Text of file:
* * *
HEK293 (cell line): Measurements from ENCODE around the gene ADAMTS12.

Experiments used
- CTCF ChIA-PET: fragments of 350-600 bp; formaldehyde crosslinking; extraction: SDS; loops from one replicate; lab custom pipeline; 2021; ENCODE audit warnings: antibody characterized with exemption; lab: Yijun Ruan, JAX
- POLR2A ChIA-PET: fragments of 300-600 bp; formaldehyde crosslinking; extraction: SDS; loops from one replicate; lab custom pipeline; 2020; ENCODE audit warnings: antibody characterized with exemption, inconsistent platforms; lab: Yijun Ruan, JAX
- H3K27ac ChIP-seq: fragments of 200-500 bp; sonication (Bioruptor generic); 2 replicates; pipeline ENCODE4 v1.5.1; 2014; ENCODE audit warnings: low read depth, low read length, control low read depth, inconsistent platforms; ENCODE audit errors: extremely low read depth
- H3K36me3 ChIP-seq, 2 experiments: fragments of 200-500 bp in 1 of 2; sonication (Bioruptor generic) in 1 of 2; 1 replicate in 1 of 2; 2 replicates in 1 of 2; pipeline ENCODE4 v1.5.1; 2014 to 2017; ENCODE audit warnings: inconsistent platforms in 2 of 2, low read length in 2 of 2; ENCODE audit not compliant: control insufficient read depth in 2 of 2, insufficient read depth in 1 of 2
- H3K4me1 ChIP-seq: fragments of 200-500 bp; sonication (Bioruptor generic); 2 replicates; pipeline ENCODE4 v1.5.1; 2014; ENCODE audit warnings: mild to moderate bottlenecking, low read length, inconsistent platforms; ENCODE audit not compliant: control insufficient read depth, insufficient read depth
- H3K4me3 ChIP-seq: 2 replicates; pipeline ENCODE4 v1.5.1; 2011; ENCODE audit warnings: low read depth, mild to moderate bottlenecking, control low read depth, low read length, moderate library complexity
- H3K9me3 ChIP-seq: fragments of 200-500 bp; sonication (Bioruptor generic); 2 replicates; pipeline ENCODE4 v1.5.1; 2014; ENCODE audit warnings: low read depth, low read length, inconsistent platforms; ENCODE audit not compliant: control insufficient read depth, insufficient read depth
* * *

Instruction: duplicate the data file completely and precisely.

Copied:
HEK293 (cell line): Measurements from ENCODE around the gene ADAMTS12.

Experiments used
- CTCF ChIA-PET: fragments of 350-600 bp; formaldehyde crosslinking; extraction: SDS; loops from one replicate; lab custom pipeline; 2021; ENCODE audit warnings: antibody characterized with exemption; lab: Yijun Ruan, JAX
- POLR2A ChIA-PET: fragments of 300-600 bp; formaldehyde crosslinking; extraction: SDS; loops from one replicate; lab custom pipeline; 2020; ENCODE audit warnings: antibody characterized with exemption, inconsistent platforms; lab: Yijun Ruan, JAX
- H3K27ac ChIP-seq: fragments of 200-500 bp; sonication (Bioruptor generic); 2 replicates; pipeline ENCODE4 v1.5.1; 2014; ENCODE audit warnings: low read depth, low read length, control low read depth, inconsistent platforms; ENCODE audit errors: extremely low read depth
- H3K36me3 ChIP-seq, 2 experiments: fragments of 200-500 bp in 1 of 2; sonication (Bioruptor generic) in 1 of 2; 1 replicate in 1 of 2; 2 replicates in 1 of 2; pipeline ENCODE4 v1.5.1; 2014 to 2017; ENCODE audit warnings: inconsistent platforms in 2 of 2, low read length in 2 of 2; ENCODE audit not compliant: control insufficient read depth in 2 of 2, insufficient read depth in 1 of 2
- H3K4me1 ChIP-seq: fragments of 200-500 bp; sonication (Bioruptor generic); 2 replicates; pipeline ENCODE4 v1.5.1; 2014; ENCODE audit warnings: mild to moderate bottlenecking, low read length, inconsistent platforms; ENCODE audit not compliant: control insufficient read depth, insufficient read depth
- H3K4me3 ChIP-seq: 2 replicates; pipeline ENCODE4 v1.5.1; 2011; ENCODE audit warnings: low read depth, mild to moderate bottlenecking, control low read depth, low read length, moderate library complexity
- H3K9me3 ChIP-seq: fragments of 200-500 bp; sonication (Bioruptor generic); 2 replicates; pipeline ENCODE4 v1.5.1; 2014; ENCODE audit warnings: low read depth, low read length, inconsistent platforms; ENCODE audit not compliant: control insufficient read depth, insufficient read depth